Advanced Handlebars-option hashes and more
Published on Mar 29, 2015
We can do lots of things with Handlebars, including named parameters and block parameters... But should we?
Ember says "Sometimes".
This episode includes details on how to use named parameters in a helper, as well as the limits imposed by Ember on your helpers and when you should just use a component instead.
In the last episode, we explained subexpressions, Handlebars helpers that you put in parentheses inside other mustaches. However, we didn't explain one other thing about this query-params call, and that is how this is called. In the last episode, we had only use unnamed arguments, so today we're going to explore how to use named arguments in Handlebars helper.
Named Arguments (options hash)
Let's take a look at the with-options example that I've created. Here it takes one argument, one unnamed argument, and then we're giving it several named arguments, first, second, and third. If we go here, we see it's taking the first argument and the second argument, but it hasn't done anything with the third. How do we make it use those first two arguments?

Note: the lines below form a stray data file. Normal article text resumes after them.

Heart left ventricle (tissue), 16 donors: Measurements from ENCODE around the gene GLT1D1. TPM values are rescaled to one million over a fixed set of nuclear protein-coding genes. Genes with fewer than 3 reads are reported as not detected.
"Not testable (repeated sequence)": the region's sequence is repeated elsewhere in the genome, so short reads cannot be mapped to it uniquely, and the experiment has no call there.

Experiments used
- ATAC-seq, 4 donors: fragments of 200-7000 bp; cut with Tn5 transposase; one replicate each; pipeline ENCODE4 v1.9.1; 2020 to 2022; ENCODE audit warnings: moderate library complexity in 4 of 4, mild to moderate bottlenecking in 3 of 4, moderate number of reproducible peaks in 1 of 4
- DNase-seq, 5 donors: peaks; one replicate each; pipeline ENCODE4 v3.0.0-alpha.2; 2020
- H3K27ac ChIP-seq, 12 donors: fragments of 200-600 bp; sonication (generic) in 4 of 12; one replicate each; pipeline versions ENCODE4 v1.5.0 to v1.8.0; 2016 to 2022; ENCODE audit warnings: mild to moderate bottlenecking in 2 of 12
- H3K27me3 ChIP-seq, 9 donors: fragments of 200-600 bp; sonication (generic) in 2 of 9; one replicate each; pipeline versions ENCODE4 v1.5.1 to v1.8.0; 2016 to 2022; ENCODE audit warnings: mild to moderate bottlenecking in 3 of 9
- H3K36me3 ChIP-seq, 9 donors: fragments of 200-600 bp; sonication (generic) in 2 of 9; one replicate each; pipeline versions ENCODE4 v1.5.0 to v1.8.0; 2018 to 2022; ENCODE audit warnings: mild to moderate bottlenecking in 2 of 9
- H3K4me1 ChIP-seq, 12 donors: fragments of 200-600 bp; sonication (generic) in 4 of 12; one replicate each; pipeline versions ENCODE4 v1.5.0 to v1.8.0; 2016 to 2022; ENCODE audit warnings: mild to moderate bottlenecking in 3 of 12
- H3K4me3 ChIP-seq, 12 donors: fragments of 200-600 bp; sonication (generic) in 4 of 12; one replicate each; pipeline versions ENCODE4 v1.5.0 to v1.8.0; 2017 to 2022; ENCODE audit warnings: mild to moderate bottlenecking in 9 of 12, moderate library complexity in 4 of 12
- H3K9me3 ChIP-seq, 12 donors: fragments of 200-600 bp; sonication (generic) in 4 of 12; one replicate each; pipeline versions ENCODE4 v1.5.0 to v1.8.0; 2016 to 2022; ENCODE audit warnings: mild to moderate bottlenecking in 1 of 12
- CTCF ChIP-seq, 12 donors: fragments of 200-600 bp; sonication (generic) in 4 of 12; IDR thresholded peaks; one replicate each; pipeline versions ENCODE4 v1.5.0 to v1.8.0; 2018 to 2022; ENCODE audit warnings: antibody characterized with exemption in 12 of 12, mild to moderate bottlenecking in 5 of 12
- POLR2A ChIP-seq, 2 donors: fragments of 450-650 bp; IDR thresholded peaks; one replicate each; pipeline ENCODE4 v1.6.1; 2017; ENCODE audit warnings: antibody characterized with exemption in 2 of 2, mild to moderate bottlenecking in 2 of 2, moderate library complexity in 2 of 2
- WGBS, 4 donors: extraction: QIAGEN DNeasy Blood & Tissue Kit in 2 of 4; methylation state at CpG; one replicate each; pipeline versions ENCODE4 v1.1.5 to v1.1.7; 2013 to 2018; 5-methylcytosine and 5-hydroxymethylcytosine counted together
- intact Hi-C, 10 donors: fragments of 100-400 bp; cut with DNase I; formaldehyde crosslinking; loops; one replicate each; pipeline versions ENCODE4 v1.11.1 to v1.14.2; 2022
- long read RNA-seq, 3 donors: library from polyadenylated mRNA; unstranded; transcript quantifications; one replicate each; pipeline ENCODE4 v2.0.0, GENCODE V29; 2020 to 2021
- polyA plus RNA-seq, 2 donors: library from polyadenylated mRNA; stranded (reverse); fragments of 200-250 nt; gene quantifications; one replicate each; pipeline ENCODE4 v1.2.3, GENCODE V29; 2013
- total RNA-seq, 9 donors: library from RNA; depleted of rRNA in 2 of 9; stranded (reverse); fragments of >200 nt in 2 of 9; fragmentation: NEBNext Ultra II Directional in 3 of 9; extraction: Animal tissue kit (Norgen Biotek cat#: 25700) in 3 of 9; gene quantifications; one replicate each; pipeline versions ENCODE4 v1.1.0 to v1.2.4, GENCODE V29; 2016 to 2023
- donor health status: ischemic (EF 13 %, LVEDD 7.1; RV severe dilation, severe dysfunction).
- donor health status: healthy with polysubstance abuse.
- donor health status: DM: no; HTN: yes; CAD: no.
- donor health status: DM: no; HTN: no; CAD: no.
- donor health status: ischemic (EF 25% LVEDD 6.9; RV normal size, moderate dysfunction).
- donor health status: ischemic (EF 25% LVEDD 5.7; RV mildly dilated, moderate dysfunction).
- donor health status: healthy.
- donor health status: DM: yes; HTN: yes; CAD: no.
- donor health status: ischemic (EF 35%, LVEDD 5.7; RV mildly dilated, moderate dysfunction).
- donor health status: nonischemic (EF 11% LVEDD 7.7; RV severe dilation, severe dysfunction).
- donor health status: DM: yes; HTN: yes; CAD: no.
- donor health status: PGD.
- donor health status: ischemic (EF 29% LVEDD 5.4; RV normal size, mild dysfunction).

Each Handlebars helper takes an options hash after all of the inputs, which are not given a name, which are just done by their order. Here, if we have the first, then we add that to the string. If we have the second, we also add it to the string, and that's how we get that displaying. This is a rather silly example, but it shows the mechanics of using the options hash. Let's expand on it a little bit. Let's go ahead and make it take a tag name. Here, we can say tag name equals B for bold. This one is now bold. You may be saying tag name, that sounds familiar. That's because tag name is one of the optional arguments for a component. If the component doesn't have a tag name specified, then it'll use div, which is also the behavior that I've added here.
Block Helpers Unsupported
You may be wondering, why don't you just use a component, and you're not the only one thinking along those lines. When preparing the Screen Cast, I was trying to create a block helper. A block helper is a helper that starts with a hash and then has a block and then an ending tag. However, I found that it gave me this error. Ember Handlebars is trying to move you away from certain features that are present in regular handlebars, and this is very clear when you're using Ember CLI and it's difficult to use anything besides makeBoundHelper. If you're using Ember without Ember CLI you can still get away with this for a little while longer.
Why is it giving this error? The answer given by Ember superstar, rwjblue, is that you should just use a component. When it is best to use Handlebars helpers and when is it best to use components? I've compiled a handy algorithm. It's going to be used as a subexpression, use the Handlebars helpers. Otherwise, you can probably use a component.
Thanks for listening and thanks for subscribing. In this episode, we talk about Advanced Handlebars Techniques, including the options hash, and more importantly, when it's best to use handlebars and when it's best to use components. I'll see you next week.